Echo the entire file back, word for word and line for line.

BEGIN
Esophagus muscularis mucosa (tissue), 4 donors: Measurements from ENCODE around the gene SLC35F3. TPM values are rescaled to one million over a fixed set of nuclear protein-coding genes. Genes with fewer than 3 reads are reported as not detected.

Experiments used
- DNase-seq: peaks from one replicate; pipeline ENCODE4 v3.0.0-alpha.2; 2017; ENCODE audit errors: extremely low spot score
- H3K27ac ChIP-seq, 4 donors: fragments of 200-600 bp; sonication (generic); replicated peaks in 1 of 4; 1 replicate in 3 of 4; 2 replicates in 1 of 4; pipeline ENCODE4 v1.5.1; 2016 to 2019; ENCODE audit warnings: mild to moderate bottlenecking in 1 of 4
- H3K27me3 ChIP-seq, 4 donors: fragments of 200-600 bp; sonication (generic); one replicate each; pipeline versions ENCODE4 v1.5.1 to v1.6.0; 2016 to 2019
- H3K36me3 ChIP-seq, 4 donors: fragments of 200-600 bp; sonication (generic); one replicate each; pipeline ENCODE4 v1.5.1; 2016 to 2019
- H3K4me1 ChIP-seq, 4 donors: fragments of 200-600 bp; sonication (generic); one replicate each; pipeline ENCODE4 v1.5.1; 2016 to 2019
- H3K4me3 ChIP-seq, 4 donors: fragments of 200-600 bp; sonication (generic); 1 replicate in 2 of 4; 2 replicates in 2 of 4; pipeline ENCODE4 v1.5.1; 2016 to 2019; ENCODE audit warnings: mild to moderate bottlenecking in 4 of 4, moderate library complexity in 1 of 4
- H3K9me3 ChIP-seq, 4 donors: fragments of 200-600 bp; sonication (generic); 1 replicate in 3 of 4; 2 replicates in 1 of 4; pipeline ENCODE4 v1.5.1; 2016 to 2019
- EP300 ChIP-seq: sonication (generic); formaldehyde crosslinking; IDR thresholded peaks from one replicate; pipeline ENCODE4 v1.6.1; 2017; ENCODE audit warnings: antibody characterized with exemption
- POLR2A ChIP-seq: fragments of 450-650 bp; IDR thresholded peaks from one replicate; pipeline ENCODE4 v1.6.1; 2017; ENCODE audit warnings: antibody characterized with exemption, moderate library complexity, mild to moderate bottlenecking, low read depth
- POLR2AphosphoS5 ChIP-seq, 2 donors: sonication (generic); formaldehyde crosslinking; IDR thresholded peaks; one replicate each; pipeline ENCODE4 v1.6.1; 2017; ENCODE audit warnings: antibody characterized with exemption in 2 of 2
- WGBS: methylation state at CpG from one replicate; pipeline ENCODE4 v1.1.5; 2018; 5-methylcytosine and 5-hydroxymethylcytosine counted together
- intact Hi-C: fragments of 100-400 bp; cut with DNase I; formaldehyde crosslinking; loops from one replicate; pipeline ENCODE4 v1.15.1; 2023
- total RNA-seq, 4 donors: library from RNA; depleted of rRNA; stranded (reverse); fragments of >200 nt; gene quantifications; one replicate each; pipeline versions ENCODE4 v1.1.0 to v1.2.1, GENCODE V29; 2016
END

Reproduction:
Esophagus muscularis mucosa (tissue), 4 donors: Measurements from ENCODE around the gene SLC35F3. TPM values are rescaled to one million over a fixed set of nuclear protein-coding genes. Genes with fewer than 3 reads are reported as not detected.

Experiments used
- DNase-seq: peaks from one replicate; pipeline ENCODE4 v3.0.0-alpha.2; 2017; ENCODE audit errors: extremely low spot score
- H3K27ac ChIP-seq, 4 donors: fragments of 200-600 bp; sonication (generic); replicated peaks in 1 of 4; 1 replicate in 3 of 4; 2 replicates in 1 of 4; pipeline ENCODE4 v1.5.1; 2016 to 2019; ENCODE audit warnings: mild to moderate bottlenecking in 1 of 4
- H3K27me3 ChIP-seq, 4 donors: fragments of 200-600 bp; sonication (generic); one replicate each; pipeline versions ENCODE4 v1.5.1 to v1.6.0; 2016 to 2019
- H3K36me3 ChIP-seq, 4 donors: fragments of 200-600 bp; sonication (generic); one replicate each; pipeline ENCODE4 v1.5.1; 2016 to 2019
- H3K4me1 ChIP-seq, 4 donors: fragments of 200-600 bp; sonication (generic); one replicate each; pipeline ENCODE4 v1.5.1; 2016 to 2019
- H3K4me3 ChIP-seq, 4 donors: fragments of 200-600 bp; sonication (generic); 1 replicate in 2 of 4; 2 replicates in 2 of 4; pipeline ENCODE4 v1.5.1; 2016 to 2019; ENCODE audit warnings: mild to moderate bottlenecking in 4 of 4, moderate library complexity in 1 of 4
- H3K9me3 ChIP-seq, 4 donors: fragments of 200-600 bp; sonication (generic); 1 replicate in 3 of 4; 2 replicates in 1 of 4; pipeline ENCODE4 v1.5.1; 2016 to 2019
- EP300 ChIP-seq: sonication (generic); formaldehyde crosslinking; IDR thresholded peaks from one replicate; pipeline ENCODE4 v1.6.1; 2017; ENCODE audit warnings: antibody characterized with exemption
- POLR2A ChIP-seq: fragments of 450-650 bp; IDR thresholded peaks from one replicate; pipeline ENCODE4 v1.6.1; 2017; ENCODE audit warnings: antibody characterized with exemption, moderate library complexity, mild to moderate bottlenecking, low read depth
- POLR2AphosphoS5 ChIP-seq, 2 donors: sonication (generic); formaldehyde crosslinking; IDR thresholded peaks; one replicate each; pipeline ENCODE4 v1.6.1; 2017; ENCODE audit warnings: antibody characterized with exemption in 2 of 2
- WGBS: methylation state at CpG from one replicate; pipeline ENCODE4 v1.1.5; 2018; 5-methylcytosine and 5-hydroxymethylcytosine counted together
- intact Hi-C: fragments of 100-400 bp; cut with DNase I; formaldehyde crosslinking; loops from one replicate; pipeline ENCODE4 v1.15.1; 2023
- total RNA-seq, 4 donors: library from RNA; depleted of rRNA; stranded (reverse); fragments of >200 nt; gene quantifications; one replicate each; pipeline versions ENCODE4 v1.1.0 to v1.2.1, GENCODE V29; 2016